By 2014, it is estimated that 30 million citizens will gain access to health insurance through the Affordable Care Act. According to a recent article in Minneapolis Star Tribune, this could lead to an influx of customers for retail medical clinics. The clinics are already popular with the uninsured as well busy moms and ill workers. But as more people gain health coverage will they continue to visit retail clinics or go to already crowded doctor’s offices and in the wake of a predicted physician shortage. Since retail clinics are cheaper than traditional office visits and emergency room trips, simple lab work, vaccinations and minor ailments are easily treated without an appointment and are a natural extension of the pharmacy.
Pharmacies deal with insurance companies regularly as they reconcile the payments through PBMs. Retail clinic visits often fall under medical benefit, and with increased use, pharmacies will have a new insurance payment stream to monitor and reconcile.
As clinics become savvier, and begin to monitor chronic ailments such as asthma and diabetes, the role of community pharmacy could rise and give opportunities for collaboration between pharmacy and in store clinic to enhance disease management. In addition as new Specialty Pharmacy therapies require administration by a Healthcare professional, in store clinics can create a more affordable and convenient site of administration of these drugs. Because many of these new Specialty medications are not self administered, many are covered by medical benefit. This is a natural extension of the clinic services already being provided.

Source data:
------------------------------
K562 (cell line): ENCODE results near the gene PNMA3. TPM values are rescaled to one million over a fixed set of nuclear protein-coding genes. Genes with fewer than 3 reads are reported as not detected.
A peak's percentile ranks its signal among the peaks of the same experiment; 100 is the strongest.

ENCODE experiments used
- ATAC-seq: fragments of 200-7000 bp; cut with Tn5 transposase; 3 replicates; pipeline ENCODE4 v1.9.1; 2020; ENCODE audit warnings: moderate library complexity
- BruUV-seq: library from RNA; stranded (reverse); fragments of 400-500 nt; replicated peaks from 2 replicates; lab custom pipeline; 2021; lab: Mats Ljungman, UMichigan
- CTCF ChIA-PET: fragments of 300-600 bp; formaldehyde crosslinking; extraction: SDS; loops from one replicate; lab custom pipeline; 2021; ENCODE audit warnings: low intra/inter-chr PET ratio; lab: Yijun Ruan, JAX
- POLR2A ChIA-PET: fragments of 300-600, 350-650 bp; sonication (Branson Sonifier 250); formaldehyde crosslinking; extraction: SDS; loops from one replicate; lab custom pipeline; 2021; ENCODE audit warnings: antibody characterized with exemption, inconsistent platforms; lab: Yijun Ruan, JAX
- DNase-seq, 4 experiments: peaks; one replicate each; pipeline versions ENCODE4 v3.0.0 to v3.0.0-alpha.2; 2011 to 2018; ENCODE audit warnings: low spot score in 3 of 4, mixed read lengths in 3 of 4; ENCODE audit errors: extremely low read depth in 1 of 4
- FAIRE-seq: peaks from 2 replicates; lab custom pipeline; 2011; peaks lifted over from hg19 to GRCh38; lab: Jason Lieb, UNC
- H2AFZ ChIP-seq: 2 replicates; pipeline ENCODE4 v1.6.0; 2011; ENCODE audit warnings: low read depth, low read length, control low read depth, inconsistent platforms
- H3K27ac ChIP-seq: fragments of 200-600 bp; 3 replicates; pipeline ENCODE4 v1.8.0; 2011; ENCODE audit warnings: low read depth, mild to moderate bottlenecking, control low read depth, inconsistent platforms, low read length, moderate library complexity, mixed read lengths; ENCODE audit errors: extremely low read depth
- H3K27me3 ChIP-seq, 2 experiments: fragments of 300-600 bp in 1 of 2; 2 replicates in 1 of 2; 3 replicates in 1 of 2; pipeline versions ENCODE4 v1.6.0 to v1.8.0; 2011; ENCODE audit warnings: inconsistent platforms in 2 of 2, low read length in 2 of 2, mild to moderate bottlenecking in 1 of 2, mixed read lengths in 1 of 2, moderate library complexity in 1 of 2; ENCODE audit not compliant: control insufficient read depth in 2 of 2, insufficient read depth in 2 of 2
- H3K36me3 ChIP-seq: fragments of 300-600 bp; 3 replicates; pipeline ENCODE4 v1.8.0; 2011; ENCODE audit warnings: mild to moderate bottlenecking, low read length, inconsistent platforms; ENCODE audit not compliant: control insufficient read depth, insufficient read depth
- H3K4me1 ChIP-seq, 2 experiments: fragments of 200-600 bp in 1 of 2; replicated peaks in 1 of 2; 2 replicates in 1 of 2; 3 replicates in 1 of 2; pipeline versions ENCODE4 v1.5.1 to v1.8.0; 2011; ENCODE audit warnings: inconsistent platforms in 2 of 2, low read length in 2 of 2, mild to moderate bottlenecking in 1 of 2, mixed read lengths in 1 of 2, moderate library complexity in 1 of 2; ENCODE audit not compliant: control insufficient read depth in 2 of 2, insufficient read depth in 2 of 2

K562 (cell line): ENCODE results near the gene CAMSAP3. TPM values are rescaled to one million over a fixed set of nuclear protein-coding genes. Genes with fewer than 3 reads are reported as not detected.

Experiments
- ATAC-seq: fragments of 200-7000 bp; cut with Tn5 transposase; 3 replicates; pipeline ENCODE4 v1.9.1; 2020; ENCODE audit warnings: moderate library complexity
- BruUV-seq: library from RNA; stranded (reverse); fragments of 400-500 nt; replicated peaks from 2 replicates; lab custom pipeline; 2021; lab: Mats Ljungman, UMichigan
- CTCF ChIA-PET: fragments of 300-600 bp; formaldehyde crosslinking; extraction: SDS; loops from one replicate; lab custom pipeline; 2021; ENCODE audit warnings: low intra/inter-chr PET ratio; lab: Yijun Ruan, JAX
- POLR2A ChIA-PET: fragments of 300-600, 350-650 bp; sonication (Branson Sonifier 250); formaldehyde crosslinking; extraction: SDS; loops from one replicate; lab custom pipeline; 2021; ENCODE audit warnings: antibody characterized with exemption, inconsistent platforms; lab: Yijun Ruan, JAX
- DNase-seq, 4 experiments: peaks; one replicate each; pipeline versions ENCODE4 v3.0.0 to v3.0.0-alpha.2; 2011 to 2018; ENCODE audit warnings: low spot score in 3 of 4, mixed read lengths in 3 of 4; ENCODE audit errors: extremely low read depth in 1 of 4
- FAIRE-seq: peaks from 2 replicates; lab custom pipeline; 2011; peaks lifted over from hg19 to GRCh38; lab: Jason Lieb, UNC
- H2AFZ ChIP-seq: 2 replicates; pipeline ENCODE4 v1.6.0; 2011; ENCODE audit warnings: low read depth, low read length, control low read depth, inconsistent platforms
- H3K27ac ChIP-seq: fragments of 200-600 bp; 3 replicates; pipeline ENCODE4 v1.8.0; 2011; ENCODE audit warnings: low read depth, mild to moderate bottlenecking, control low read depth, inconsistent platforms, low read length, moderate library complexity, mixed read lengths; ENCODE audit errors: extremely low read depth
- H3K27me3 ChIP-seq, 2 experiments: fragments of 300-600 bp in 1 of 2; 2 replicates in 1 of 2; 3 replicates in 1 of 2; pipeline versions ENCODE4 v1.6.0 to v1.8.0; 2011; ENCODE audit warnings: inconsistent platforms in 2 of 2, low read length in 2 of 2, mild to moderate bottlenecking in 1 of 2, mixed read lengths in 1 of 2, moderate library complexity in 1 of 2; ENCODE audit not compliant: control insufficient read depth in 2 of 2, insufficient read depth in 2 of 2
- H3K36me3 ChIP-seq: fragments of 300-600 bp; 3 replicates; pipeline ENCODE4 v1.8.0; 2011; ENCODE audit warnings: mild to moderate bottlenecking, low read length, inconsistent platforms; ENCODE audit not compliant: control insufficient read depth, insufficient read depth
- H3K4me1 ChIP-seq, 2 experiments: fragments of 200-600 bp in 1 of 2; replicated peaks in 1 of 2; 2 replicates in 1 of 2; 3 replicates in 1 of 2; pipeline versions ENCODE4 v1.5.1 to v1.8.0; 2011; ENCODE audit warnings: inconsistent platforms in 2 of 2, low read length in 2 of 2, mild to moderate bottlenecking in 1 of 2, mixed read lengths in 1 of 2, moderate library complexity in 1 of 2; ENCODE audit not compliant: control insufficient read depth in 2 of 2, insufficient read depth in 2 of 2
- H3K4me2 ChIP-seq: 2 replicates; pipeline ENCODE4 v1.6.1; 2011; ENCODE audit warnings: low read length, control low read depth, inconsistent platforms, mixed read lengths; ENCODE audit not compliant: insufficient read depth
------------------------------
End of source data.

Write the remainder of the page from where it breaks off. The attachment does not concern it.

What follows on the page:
As an easily accessible health care professional, pharmacists in conjunction with in-store clinics have the opportunity to better improve transitional care and adherence by coordinating with the hospital discharging the patient. With chronic and elderly patients, this could help reduce readmissions and misuse of medicine. This face to face communication and collaboration with health systems, gives community pharmacies a competitive edge over mail order pharmacies.
In the backroom of the pharmacy, this will lead to a great deal of questions for retailers with returns management of pharmaceuticals as well as handling and destruction of expired pharmaceuticals. With an increase of vaccinations and injections, there is a new layer of hazardous materials for retailers that must be managed.
While retail clinics are not the best solution for all illnesses, usage could increase as more people take advantage of their new insurance coverage and look for fast and accessible health care. In addition, as retail clinics continue to evolve into more preventative medicine and not just focus on acute episodic care, the opportunities for retailers to be a more integrated part of improving healthcare and patient outcomes along with their convenient presence in the community this could permanently change the way pharmacies grow their business.
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